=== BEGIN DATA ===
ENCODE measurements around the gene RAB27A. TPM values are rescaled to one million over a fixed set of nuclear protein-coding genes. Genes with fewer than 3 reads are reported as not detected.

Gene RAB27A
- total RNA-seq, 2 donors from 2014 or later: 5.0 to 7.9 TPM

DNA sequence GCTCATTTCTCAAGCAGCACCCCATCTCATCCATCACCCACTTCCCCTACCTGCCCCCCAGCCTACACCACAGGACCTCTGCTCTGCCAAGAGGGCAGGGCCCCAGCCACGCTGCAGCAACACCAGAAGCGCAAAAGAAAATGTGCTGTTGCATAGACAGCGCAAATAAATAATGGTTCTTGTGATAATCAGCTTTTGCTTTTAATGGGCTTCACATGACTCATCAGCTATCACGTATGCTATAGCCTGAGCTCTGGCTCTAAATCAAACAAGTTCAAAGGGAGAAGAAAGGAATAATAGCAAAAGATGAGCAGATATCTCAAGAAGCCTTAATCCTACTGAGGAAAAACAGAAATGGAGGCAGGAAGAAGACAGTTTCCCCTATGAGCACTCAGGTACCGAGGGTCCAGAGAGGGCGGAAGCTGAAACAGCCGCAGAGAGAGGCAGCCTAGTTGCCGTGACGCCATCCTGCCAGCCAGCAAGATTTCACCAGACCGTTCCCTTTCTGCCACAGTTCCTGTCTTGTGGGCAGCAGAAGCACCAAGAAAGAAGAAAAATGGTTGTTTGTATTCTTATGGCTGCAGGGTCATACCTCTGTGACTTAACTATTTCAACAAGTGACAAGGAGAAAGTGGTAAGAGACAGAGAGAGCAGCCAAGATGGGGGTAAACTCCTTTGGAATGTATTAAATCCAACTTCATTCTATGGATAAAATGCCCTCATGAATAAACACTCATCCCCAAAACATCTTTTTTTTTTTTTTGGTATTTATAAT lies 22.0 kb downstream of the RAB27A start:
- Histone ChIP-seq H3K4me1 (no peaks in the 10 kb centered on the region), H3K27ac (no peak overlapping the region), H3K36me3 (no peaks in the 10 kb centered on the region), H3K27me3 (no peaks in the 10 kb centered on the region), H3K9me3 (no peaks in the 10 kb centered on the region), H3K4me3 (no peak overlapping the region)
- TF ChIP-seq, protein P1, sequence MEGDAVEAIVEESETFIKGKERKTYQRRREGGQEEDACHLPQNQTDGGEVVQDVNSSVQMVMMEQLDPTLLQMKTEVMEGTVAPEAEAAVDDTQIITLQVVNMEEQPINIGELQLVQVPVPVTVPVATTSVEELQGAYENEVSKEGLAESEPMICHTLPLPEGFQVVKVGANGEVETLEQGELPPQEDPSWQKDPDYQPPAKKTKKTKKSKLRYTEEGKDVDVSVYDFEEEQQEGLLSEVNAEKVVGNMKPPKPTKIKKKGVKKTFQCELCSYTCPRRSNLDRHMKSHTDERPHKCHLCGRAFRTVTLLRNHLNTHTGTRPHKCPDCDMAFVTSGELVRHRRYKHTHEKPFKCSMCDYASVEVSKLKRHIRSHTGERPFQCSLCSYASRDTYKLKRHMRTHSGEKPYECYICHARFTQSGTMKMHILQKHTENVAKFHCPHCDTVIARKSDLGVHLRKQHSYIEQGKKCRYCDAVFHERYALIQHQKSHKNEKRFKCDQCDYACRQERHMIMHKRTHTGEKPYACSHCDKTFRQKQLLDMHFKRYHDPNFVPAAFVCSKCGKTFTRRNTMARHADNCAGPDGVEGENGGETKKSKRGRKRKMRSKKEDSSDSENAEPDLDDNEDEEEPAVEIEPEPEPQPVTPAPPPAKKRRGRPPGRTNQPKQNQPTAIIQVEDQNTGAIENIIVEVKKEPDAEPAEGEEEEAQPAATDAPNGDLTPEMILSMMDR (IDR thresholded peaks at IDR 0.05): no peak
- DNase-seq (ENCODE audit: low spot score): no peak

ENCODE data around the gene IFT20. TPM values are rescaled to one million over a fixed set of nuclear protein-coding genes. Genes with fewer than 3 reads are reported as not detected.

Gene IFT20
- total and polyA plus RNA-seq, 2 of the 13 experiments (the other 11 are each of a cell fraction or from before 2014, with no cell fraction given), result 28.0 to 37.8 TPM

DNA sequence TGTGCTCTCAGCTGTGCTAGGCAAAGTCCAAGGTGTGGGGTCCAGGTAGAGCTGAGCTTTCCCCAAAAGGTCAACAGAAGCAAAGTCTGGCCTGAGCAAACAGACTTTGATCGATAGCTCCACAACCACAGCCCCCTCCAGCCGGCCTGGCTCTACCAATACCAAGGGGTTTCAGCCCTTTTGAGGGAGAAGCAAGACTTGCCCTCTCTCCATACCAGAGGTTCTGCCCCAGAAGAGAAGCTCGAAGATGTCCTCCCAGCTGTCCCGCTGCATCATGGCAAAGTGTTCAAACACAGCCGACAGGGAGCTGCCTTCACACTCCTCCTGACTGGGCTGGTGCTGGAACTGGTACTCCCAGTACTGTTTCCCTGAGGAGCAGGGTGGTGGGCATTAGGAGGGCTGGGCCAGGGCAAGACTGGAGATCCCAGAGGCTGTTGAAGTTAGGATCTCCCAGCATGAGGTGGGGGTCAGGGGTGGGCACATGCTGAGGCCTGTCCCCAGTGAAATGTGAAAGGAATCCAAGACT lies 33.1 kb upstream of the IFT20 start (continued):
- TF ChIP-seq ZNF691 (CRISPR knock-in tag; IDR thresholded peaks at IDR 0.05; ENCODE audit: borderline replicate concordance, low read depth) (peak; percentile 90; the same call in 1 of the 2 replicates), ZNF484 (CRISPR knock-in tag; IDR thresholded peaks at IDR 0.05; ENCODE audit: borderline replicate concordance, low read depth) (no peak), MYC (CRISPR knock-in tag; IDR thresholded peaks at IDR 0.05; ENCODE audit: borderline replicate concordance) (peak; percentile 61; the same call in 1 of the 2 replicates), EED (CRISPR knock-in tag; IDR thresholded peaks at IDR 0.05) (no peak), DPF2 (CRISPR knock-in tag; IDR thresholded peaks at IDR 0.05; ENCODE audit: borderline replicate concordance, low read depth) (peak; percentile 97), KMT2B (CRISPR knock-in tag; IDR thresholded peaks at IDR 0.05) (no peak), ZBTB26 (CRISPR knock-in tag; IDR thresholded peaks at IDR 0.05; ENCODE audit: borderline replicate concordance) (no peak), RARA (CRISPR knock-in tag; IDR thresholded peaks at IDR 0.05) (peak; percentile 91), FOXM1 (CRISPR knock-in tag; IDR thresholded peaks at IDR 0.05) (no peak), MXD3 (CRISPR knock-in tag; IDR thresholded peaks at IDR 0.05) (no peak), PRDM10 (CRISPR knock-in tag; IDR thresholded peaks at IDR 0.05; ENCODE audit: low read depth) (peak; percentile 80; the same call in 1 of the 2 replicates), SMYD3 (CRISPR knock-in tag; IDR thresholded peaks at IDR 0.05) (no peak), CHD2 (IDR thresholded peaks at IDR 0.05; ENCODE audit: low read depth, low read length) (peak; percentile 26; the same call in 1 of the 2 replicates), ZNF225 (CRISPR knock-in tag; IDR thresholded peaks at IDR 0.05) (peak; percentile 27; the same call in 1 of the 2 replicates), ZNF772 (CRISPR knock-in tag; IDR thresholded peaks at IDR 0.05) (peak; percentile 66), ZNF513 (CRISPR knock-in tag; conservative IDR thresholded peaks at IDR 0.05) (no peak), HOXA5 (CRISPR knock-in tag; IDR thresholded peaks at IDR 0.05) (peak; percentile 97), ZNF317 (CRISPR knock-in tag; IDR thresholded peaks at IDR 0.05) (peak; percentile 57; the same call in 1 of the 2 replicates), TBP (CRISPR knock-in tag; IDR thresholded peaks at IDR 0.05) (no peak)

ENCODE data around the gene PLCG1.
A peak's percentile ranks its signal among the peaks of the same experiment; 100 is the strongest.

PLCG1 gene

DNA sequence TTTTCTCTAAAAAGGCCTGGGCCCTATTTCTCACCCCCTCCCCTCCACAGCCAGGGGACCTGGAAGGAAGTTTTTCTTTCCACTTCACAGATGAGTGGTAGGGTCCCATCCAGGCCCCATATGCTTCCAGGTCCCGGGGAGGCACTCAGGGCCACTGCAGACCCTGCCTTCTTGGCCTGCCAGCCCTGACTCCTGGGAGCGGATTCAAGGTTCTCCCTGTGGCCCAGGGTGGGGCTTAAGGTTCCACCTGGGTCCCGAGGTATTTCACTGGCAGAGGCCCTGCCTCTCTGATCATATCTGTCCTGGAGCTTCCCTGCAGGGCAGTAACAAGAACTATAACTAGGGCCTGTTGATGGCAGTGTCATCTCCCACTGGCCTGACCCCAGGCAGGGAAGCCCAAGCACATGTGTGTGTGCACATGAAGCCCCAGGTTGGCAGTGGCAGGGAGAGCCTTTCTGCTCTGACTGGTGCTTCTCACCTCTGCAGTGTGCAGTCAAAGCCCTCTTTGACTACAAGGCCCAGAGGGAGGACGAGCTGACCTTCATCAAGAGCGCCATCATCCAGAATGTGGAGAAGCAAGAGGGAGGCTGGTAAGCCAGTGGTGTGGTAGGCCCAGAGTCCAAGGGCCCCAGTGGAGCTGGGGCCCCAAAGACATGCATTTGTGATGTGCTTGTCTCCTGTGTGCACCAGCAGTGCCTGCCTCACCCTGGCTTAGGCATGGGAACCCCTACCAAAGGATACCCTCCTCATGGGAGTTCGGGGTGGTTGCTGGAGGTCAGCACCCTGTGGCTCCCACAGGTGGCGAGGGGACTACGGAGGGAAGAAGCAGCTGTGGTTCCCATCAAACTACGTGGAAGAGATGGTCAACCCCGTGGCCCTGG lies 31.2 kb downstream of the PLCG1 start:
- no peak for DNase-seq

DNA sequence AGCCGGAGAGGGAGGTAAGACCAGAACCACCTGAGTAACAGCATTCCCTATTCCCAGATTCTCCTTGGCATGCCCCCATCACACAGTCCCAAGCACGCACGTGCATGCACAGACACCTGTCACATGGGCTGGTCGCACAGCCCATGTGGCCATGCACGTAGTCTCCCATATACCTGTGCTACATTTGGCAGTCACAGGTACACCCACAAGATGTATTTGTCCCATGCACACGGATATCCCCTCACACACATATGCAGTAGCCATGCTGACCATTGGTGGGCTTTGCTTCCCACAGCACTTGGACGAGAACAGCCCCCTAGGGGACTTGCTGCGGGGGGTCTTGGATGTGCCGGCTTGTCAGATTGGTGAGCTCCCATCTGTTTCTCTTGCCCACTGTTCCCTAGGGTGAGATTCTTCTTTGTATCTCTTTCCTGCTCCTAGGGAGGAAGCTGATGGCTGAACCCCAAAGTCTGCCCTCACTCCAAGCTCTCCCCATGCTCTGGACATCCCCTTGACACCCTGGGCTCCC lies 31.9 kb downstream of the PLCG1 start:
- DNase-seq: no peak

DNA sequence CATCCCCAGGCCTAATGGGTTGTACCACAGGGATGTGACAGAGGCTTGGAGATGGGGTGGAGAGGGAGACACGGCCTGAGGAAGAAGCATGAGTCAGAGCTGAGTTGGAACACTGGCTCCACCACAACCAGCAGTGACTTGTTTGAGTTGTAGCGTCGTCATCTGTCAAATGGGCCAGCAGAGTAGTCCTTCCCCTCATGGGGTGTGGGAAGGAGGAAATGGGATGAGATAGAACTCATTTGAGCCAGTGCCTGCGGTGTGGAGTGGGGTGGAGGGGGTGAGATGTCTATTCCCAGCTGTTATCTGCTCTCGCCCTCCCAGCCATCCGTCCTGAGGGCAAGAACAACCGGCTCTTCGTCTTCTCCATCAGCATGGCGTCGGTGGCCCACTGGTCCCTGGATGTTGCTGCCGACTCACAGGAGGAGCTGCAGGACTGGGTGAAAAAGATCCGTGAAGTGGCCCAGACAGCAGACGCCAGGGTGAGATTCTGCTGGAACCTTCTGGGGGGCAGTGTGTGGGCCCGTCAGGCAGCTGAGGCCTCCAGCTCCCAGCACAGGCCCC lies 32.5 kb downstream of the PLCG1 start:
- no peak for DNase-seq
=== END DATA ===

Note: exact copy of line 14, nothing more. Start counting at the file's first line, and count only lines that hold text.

A peak's percentile ranks its signal among the peaks of the same experiment; 100 is the strongest.